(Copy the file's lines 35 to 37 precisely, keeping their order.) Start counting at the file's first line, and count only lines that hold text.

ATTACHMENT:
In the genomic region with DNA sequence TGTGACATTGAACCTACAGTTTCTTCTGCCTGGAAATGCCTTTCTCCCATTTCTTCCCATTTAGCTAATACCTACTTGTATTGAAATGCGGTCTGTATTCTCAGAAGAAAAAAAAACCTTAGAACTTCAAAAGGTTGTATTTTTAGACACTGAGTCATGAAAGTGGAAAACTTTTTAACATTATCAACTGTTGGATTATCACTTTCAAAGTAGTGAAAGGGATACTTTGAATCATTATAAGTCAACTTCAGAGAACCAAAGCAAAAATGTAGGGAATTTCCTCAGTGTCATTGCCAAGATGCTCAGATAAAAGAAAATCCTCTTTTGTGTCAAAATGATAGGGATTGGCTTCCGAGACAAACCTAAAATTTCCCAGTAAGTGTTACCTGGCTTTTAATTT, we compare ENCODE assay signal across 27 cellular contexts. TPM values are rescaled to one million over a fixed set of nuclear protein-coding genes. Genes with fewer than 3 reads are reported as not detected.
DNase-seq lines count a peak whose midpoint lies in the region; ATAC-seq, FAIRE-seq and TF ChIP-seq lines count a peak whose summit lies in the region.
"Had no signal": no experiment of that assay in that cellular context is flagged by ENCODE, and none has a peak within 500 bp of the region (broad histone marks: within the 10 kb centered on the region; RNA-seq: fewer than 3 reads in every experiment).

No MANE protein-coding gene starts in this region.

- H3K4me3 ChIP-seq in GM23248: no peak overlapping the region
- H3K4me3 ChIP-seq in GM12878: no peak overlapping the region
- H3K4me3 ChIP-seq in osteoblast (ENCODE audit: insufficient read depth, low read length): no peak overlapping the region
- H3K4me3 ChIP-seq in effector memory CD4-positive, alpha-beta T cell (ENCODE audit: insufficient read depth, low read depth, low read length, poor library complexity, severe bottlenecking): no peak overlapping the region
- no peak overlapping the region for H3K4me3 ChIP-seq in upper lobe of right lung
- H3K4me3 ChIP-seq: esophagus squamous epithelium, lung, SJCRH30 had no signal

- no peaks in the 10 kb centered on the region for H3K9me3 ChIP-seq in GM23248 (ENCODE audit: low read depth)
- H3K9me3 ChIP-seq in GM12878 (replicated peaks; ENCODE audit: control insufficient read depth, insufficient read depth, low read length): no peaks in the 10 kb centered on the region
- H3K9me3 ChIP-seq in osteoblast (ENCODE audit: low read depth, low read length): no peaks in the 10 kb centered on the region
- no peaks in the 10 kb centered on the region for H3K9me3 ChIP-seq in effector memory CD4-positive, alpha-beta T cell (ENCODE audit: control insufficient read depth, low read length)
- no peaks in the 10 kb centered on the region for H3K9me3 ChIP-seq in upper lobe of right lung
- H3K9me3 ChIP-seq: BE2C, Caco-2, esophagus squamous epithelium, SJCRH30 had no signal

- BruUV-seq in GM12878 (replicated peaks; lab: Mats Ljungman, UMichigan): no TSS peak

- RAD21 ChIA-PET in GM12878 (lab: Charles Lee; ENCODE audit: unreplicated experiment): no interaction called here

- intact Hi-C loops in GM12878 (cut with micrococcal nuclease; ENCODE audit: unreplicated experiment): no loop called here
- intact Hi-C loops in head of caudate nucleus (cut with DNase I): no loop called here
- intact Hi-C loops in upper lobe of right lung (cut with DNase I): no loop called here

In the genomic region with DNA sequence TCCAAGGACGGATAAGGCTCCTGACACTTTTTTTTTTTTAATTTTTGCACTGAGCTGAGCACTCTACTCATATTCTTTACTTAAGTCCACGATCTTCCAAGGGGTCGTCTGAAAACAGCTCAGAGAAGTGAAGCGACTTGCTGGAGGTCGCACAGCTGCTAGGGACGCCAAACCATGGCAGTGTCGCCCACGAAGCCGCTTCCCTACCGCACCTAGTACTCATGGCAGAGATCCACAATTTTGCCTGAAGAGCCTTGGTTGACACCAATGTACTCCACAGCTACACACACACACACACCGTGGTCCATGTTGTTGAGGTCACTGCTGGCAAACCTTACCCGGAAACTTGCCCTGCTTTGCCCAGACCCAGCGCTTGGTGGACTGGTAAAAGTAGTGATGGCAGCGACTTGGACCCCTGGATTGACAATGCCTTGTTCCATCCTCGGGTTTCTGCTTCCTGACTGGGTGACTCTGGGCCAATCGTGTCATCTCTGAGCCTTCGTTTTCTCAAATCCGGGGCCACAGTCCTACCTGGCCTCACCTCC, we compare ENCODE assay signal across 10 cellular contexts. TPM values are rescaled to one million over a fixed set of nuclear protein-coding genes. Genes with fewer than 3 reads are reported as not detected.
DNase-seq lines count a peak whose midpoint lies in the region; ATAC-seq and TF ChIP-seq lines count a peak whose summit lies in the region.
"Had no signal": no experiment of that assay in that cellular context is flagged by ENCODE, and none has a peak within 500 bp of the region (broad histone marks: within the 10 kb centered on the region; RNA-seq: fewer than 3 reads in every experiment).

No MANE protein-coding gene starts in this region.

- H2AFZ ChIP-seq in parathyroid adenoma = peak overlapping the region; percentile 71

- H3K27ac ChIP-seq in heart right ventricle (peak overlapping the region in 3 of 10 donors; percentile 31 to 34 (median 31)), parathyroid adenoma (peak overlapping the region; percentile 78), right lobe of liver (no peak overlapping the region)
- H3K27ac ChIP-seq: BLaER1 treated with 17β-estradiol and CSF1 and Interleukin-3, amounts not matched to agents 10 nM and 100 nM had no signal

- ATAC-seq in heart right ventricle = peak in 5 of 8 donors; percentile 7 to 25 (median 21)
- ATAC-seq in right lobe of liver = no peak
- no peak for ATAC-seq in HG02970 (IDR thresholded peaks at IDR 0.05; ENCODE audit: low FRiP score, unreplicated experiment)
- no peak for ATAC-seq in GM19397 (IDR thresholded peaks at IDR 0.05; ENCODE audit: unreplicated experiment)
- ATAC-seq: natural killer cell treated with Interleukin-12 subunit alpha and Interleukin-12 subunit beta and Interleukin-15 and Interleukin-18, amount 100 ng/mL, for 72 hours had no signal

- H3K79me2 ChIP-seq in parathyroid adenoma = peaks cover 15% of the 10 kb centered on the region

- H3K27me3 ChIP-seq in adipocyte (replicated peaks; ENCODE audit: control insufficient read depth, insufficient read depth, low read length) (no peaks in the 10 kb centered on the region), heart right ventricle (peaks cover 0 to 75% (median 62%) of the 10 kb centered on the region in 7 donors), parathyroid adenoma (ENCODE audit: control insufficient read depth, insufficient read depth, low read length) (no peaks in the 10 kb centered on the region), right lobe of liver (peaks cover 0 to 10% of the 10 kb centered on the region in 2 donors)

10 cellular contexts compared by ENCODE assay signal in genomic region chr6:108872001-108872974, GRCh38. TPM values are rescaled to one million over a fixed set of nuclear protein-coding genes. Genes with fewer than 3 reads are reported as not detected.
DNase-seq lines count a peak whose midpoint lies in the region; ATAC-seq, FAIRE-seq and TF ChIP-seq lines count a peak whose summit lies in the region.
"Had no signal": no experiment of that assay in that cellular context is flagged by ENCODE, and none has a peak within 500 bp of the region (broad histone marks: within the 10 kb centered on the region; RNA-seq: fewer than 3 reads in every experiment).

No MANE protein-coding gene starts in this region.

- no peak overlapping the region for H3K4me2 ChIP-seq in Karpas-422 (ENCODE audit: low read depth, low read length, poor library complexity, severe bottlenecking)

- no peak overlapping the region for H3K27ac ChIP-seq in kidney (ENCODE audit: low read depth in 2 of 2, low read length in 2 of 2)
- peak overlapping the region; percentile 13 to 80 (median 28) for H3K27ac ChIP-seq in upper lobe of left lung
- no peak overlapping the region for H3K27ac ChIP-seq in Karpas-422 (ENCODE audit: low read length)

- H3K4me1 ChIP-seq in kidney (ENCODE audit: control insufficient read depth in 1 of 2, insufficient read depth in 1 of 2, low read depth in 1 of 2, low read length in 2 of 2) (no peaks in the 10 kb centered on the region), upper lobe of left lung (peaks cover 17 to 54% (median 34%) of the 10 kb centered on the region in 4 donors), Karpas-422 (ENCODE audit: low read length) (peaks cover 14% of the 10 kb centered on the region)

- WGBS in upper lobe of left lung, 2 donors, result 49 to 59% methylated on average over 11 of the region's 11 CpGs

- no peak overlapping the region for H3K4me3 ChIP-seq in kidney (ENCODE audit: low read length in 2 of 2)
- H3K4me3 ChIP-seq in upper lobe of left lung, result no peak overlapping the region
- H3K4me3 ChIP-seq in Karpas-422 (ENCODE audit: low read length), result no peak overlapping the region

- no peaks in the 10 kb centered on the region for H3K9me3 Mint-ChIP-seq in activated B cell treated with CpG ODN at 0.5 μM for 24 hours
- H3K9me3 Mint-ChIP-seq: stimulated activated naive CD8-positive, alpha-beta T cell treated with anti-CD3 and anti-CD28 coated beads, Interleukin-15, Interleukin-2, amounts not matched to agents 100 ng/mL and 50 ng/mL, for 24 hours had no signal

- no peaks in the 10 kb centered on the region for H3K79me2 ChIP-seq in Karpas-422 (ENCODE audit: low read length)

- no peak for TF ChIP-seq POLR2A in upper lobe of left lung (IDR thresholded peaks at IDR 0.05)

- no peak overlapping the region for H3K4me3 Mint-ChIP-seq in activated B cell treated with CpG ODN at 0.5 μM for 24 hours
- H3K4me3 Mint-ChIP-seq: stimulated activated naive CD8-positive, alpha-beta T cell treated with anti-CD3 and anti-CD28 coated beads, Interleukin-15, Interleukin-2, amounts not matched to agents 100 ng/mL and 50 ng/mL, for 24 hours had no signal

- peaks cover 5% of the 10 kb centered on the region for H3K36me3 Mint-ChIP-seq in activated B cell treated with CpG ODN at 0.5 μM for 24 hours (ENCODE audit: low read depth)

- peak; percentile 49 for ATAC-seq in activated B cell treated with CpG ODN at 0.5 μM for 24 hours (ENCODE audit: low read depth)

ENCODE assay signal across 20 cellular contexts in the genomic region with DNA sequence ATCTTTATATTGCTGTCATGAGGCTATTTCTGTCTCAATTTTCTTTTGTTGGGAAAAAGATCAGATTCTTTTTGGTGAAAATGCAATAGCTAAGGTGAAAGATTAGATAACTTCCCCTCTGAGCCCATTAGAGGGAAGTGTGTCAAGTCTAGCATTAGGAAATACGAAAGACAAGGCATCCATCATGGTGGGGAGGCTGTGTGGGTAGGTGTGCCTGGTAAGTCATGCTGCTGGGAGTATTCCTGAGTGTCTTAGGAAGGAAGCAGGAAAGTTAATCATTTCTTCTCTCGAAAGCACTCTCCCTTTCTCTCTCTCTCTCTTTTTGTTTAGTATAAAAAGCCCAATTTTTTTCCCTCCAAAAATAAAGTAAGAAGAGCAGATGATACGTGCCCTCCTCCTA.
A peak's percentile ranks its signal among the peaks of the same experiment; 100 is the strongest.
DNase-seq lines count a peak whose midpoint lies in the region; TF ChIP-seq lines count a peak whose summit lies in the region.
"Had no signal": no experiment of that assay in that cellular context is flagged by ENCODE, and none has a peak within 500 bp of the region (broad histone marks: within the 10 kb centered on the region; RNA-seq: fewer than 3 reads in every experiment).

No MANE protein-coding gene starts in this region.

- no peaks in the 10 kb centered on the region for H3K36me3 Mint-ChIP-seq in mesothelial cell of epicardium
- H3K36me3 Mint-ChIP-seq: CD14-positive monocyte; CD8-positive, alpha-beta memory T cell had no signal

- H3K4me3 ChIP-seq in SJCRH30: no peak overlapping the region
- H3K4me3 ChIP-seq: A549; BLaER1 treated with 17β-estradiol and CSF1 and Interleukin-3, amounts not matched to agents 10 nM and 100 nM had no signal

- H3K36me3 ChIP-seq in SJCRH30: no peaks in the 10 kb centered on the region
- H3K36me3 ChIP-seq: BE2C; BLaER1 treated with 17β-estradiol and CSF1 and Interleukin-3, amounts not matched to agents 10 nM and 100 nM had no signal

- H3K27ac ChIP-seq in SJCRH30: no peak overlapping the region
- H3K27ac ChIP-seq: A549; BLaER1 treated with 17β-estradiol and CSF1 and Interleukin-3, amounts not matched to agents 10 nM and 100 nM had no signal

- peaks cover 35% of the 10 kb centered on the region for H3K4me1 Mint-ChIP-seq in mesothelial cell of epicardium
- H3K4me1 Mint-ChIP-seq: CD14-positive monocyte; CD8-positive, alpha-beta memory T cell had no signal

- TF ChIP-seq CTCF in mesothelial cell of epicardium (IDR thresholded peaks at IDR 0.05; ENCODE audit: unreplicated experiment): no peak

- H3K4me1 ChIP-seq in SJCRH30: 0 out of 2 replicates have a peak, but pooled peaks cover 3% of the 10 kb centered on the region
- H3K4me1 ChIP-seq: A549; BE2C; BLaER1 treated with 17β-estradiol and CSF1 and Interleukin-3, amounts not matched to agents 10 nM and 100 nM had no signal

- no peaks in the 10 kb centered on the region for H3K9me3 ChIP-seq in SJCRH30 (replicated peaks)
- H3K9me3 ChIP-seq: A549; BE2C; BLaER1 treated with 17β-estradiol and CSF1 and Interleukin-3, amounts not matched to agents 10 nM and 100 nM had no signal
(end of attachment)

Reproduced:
- H3K27me3 ChIP-seq in adipocyte (replicated peaks; ENCODE audit: control insufficient read depth, insufficient read depth, low read length) (no peaks in the 10 kb centered on the region), heart right ventricle (peaks cover 0 to 75% (median 62%) of the 10 kb centered on the region in 7 donors), parathyroid adenoma (ENCODE audit: control insufficient read depth, insufficient read depth, low read length) (no peaks in the 10 kb centered on the region), right lobe of liver (peaks cover 0 to 10% of the 10 kb centered on the region in 2 donors)

10 cellular contexts compared by ENCODE assay signal in genomic region chr6:108872001-108872974, GRCh38. TPM values are rescaled to one million over a fixed set of nuclear protein-coding genes. Genes with fewer than 3 reads are reported as not detected.
DNase-seq lines count a peak whose midpoint lies in the region; ATAC-seq, FAIRE-seq and TF ChIP-seq lines count a peak whose summit lies in the region.